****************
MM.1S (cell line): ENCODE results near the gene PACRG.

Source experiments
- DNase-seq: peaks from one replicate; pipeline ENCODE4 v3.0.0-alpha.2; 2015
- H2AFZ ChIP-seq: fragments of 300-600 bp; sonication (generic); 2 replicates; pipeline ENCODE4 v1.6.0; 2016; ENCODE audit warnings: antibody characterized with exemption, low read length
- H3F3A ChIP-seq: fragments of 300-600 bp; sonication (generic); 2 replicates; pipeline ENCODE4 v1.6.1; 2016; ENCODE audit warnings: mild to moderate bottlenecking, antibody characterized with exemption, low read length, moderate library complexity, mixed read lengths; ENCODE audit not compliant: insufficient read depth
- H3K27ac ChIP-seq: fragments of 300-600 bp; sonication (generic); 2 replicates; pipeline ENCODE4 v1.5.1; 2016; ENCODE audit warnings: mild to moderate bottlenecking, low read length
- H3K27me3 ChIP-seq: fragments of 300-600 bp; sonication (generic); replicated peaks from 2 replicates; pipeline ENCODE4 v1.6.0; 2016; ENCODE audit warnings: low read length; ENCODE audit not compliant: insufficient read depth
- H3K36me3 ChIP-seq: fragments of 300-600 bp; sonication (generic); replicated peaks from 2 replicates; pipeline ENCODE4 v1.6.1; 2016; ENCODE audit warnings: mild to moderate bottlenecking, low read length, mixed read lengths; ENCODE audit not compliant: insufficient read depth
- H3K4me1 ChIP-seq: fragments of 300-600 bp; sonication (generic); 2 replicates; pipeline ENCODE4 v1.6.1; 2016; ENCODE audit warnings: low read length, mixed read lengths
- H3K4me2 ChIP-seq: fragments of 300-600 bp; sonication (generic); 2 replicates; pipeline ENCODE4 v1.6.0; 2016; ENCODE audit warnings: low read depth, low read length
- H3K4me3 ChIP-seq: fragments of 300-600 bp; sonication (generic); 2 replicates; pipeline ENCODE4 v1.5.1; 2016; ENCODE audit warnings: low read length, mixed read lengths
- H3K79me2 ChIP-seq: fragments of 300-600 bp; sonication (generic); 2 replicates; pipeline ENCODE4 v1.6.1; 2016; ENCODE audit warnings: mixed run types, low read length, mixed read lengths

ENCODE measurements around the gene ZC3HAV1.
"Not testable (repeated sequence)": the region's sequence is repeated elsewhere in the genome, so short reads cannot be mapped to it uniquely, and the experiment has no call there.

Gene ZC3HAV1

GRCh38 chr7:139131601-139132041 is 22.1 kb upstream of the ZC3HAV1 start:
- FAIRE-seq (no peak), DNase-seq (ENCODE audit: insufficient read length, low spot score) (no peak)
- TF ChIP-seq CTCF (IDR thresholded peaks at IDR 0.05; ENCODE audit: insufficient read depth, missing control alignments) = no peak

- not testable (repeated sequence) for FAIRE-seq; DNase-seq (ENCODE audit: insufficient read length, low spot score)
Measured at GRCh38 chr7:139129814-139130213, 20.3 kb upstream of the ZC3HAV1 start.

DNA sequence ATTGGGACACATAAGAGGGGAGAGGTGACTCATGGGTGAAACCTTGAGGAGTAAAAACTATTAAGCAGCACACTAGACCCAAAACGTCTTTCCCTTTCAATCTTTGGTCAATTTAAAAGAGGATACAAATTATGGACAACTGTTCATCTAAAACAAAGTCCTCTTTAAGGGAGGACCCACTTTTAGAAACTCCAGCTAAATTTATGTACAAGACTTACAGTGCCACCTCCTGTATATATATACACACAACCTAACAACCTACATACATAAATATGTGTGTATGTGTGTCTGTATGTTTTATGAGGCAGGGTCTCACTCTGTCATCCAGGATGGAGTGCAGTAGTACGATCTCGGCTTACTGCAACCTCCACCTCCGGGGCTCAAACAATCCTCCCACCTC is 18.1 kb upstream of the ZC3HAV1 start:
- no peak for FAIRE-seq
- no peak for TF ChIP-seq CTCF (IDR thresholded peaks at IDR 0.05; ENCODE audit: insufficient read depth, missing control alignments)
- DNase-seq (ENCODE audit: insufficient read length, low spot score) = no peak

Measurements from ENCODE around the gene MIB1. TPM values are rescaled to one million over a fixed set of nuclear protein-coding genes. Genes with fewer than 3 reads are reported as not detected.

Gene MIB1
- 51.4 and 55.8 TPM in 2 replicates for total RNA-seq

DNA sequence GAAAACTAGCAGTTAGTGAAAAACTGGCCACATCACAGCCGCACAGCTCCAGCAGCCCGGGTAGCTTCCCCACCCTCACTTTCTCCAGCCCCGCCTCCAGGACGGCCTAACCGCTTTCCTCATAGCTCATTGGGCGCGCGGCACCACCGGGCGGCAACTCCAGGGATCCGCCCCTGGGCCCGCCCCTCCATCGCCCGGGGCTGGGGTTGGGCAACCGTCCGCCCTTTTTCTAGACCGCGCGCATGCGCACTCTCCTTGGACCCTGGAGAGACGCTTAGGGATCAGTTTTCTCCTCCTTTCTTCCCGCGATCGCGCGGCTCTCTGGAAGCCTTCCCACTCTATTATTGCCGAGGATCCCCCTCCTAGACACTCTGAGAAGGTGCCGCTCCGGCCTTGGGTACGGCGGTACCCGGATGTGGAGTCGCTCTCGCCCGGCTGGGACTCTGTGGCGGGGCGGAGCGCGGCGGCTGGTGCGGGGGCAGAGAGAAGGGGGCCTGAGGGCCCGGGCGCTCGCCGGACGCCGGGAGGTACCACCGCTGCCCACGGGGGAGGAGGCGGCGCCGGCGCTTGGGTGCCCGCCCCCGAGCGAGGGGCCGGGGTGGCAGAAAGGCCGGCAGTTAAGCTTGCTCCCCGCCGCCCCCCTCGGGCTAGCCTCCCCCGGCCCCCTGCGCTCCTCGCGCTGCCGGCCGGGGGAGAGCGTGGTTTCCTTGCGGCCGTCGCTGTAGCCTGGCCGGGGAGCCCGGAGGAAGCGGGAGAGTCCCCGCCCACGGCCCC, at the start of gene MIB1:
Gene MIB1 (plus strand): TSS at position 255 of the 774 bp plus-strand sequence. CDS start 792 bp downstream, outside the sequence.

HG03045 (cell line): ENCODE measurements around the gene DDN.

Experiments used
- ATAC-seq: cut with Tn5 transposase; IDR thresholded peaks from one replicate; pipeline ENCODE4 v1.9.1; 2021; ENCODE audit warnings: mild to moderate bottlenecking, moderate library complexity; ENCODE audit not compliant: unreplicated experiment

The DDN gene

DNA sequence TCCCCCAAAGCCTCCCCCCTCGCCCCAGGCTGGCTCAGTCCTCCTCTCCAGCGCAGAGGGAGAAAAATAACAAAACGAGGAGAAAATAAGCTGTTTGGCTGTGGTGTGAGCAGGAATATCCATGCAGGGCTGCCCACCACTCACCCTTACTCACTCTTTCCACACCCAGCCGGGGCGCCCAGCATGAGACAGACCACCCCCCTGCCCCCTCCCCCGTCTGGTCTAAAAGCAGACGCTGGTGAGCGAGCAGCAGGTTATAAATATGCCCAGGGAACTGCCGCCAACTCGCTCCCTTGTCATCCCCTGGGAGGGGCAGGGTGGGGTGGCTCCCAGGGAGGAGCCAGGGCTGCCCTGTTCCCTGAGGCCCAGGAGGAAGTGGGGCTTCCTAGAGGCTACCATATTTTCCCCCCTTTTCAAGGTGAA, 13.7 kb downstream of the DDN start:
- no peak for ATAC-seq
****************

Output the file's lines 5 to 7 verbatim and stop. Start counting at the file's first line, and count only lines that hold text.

- H3F3A ChIP-seq: fragments of 300-600 bp; sonication (generic); 2 replicates; pipeline ENCODE4 v1.6.1; 2016; ENCODE audit warnings: mild to moderate bottlenecking, antibody characterized with exemption, low read length, moderate library complexity, mixed read lengths; ENCODE audit not compliant: insufficient read depth
- H3K27ac ChIP-seq: fragments of 300-600 bp; sonication (generic); 2 replicates; pipeline ENCODE4 v1.5.1; 2016; ENCODE audit warnings: mild to moderate bottlenecking, low read length
- H3K27me3 ChIP-seq: fragments of 300-600 bp; sonication (generic); replicated peaks from 2 replicates; pipeline ENCODE4 v1.6.0; 2016; ENCODE audit warnings: low read length; ENCODE audit not compliant: insufficient read depth